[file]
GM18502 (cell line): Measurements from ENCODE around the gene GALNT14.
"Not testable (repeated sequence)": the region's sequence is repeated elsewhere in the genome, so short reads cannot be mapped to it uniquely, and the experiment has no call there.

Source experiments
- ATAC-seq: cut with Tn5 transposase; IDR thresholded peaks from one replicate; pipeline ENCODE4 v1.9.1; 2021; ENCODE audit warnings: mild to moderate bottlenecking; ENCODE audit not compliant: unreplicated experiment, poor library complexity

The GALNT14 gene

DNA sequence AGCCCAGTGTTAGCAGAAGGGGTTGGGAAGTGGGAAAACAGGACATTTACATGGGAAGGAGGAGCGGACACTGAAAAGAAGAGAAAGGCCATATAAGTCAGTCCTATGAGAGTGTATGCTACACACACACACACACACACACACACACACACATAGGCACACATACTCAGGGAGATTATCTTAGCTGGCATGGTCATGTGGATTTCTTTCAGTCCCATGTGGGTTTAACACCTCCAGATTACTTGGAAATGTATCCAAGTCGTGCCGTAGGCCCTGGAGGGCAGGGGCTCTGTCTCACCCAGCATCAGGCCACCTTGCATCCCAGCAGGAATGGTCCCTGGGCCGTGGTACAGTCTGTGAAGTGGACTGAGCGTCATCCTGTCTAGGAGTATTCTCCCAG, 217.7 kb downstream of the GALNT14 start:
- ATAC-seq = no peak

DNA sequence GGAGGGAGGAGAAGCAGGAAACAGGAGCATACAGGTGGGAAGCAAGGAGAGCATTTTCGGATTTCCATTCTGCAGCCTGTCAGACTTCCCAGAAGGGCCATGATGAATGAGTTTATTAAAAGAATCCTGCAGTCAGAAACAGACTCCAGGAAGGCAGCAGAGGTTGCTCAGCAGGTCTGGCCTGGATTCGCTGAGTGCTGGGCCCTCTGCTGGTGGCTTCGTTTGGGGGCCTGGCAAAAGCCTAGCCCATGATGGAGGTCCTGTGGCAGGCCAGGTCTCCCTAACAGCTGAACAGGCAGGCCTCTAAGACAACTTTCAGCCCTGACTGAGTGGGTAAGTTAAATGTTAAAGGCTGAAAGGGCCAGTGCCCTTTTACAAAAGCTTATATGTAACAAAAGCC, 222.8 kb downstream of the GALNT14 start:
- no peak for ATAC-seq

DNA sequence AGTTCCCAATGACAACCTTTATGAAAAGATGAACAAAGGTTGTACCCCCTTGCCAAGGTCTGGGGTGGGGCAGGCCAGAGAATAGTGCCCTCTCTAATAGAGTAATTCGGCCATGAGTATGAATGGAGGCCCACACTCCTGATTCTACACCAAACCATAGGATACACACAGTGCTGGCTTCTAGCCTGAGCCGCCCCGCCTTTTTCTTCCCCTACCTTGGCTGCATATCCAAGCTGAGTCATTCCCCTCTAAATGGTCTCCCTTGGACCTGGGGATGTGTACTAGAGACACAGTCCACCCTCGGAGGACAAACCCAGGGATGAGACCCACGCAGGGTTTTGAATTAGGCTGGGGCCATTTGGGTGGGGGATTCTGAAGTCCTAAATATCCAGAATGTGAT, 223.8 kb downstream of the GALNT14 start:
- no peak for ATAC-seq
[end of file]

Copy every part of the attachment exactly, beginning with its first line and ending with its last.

GM18502 (cell line): Measurements from ENCODE around the gene GALNT14.
"Not testable (repeated sequence)": the region's sequence is repeated elsewhere in the genome, so short reads cannot be mapped to it uniquely, and the experiment has no call there.

Source experiments
- ATAC-seq: cut with Tn5 transposase; IDR thresholded peaks from one replicate; pipeline ENCODE4 v1.9.1; 2021; ENCODE audit warnings: mild to moderate bottlenecking; ENCODE audit not compliant: unreplicated experiment, poor library complexity

The GALNT14 gene

DNA sequence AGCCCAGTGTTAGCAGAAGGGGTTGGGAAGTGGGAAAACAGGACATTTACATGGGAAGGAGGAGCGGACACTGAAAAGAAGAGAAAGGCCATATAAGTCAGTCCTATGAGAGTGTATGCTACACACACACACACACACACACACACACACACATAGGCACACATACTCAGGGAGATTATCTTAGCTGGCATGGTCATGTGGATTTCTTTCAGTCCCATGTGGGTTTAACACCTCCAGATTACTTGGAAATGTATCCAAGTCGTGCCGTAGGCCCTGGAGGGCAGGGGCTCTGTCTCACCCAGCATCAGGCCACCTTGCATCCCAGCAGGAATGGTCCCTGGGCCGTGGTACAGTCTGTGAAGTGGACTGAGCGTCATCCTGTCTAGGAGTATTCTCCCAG, 217.7 kb downstream of the GALNT14 start:
- ATAC-seq = no peak

DNA sequence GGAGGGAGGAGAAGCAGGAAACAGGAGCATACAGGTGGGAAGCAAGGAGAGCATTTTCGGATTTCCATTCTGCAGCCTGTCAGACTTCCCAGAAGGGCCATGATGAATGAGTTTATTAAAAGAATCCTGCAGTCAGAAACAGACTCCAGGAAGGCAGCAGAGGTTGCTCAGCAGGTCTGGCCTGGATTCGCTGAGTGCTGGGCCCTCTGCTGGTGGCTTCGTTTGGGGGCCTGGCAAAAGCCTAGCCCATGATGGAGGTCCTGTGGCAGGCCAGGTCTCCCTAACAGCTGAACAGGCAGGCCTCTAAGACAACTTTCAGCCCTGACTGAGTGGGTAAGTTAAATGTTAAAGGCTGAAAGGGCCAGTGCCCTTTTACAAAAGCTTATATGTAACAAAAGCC, 222.8 kb downstream of the GALNT14 start:
- no peak for ATAC-seq

DNA sequence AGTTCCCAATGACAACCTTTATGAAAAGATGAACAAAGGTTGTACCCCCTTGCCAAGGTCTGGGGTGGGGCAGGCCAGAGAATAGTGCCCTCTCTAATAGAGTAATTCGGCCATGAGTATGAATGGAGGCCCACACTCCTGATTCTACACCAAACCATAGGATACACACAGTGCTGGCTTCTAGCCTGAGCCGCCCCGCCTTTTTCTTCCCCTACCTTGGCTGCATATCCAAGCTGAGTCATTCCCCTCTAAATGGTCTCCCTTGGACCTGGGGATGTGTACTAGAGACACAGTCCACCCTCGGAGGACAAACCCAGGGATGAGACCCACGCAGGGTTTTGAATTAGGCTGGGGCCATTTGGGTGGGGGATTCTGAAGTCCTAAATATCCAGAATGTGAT, 223.8 kb downstream of the GALNT14 start:
- no peak for ATAC-seq